Venue: PACT Theatre (Erskineville NSW), June 17 – 20, 2015
Choreographers: Flatline, Leah Landau, Rhiannon Newton
Cast: Flatline, Leah Landau, Rhiannon Newton
Image by Matt Cornell
In the search for a definition of art, Flatline’s work Drawn To Move relies on the exposure of process in dance choreography to give meaning to a completed work. Two pencil scribblings are displayed on a wall, emulating archetypal notions of the art establishment. From a fine art perspective, the pieces are primitive and ugly, but in the live drawing of the third, the creators reveal the rationale behind the pieces, rendering irrelevant the commodified hanging objects, and shifting attention to the dance, and time, behind the inanimate finished products.
In a charming parallel, Rhiannon Newton’s Assemblies For One Body is concerned with using the rehearsal process quite literally, to present a performance piece. Newton goes through repetitive movements, with facial expressions and an eyeline that demonstrates an inward focus, as she seeks to unlock motion and gesture for reaching an intangible target of perfection. Without the presentational vocabulary of a conventional show, Newton relies on an enduring vitality to keep her audience engaged. We are drawn in by the energy of her tenacious commitment in exploring body and space, and she fascinates us with an intelligent juxtaposition of sounds (rhythmic and otherwise) with her physicality. We can never fully grasp Newton’s mental processes in each moment, but she certainly encourages us to form personal narratives and interpretations in the presence of her visual elucidations.
Leah Landau’s approach in Summer Bone is decidedly different. Inspired by ideas about nature, wildlife, farming and food, the work is underlined by a serious and earnest environmental concern, but with manifestations on stage that are humorous and thoroughly whimsical. Landau creates language with her body, and communicates persuasively, basic concepts of conservation, that would otherwise struggle to find sophistication in more conventional paradigms. It is hard to find new perspectives on long-standing issues, but art can establish new depictions so that we understand them with refreshed interest. Beyond its political message, Landau’s is a delightful piece of physical theatre that captures imagination, and amuses sight. It is dance that breaks a few rules, so that we come to a renewed appreciation of the artist’s passions.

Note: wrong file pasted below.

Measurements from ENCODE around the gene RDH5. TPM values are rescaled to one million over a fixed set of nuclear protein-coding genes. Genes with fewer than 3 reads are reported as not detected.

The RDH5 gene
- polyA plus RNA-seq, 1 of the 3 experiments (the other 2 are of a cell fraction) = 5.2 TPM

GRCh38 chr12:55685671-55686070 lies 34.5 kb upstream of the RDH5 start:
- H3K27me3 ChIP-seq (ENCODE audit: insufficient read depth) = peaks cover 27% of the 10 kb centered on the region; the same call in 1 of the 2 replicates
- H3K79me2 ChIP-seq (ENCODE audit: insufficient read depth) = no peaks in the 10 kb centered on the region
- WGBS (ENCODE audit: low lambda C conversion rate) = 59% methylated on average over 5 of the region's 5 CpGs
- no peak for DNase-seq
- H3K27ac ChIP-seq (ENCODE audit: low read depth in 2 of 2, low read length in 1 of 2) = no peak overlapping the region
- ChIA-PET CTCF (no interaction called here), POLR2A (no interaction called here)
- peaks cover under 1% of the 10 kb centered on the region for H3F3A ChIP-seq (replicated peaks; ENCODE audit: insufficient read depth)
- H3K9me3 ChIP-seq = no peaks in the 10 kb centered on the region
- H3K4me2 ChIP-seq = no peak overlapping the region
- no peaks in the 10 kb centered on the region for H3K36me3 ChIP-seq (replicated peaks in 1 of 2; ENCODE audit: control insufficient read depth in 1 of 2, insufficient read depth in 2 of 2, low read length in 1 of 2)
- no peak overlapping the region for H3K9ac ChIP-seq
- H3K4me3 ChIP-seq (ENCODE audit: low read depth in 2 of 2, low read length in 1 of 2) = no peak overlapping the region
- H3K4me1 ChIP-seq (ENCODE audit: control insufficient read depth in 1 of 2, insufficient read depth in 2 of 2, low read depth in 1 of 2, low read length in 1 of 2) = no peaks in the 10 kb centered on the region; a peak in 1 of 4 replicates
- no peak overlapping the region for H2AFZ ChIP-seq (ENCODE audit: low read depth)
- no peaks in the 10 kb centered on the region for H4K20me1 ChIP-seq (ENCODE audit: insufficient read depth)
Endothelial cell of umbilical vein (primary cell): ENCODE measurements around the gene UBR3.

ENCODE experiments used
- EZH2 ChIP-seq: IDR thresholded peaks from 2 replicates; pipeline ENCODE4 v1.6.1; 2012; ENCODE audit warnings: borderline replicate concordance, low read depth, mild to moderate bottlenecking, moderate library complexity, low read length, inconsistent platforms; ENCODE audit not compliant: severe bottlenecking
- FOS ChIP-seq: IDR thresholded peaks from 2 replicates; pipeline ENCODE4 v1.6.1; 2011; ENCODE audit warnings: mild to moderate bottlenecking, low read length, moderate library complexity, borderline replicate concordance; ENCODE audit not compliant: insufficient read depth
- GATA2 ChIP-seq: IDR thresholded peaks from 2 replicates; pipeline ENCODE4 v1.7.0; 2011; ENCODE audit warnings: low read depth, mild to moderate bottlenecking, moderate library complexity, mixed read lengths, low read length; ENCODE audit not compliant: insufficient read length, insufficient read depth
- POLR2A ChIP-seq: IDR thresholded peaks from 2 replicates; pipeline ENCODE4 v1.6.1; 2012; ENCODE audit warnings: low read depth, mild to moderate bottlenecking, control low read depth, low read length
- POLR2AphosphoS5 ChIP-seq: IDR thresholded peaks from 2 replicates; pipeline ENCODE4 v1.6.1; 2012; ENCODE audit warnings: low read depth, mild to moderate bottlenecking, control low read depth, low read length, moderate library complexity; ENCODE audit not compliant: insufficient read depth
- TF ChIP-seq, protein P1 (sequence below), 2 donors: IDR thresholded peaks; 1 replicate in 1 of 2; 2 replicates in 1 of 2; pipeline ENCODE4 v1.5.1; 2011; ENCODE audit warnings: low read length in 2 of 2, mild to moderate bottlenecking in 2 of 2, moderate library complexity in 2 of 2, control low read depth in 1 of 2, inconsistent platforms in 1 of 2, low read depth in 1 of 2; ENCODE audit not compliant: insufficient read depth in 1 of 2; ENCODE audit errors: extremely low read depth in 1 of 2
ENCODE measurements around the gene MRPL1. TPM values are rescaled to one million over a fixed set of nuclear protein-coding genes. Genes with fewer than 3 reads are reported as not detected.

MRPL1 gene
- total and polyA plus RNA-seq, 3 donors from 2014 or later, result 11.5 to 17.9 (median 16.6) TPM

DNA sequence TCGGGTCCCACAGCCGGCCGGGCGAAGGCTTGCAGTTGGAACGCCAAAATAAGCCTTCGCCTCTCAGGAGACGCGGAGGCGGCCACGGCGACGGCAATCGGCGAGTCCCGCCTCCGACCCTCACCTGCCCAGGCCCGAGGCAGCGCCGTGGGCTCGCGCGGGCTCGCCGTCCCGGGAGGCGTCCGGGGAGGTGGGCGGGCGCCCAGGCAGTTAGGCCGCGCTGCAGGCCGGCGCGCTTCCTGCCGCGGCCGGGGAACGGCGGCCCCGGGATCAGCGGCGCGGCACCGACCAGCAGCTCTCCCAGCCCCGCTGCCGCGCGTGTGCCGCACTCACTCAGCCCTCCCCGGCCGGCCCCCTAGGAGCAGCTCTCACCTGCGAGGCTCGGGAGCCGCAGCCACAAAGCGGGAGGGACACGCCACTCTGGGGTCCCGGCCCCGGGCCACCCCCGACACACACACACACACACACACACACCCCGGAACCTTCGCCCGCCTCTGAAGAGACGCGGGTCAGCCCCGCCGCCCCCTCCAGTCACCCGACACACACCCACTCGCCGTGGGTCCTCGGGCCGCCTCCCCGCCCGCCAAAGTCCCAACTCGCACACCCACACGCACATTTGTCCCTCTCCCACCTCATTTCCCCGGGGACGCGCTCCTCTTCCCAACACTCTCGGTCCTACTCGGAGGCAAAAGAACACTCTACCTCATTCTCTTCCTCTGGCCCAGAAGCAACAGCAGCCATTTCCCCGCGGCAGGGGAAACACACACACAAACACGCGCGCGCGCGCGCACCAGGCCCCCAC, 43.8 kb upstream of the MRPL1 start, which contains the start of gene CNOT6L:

When theatre abandons narrative, we see more clearly, why we do the things we do, and what it means to make art. Modern life is all but usurped by capitalism, and we forget our humanity outside its gluttonous and all-consuming monetary imperatives. Reading abstract dance, is to explore reasons behind human behaviour. Allowing incoherence to transpire, within the restrain of truth, will deliver a kind of beauty and transcendental pleasure that is unique to the art form, and it is in its embrace that we are reminded of the deeper and more rewarding facets of life.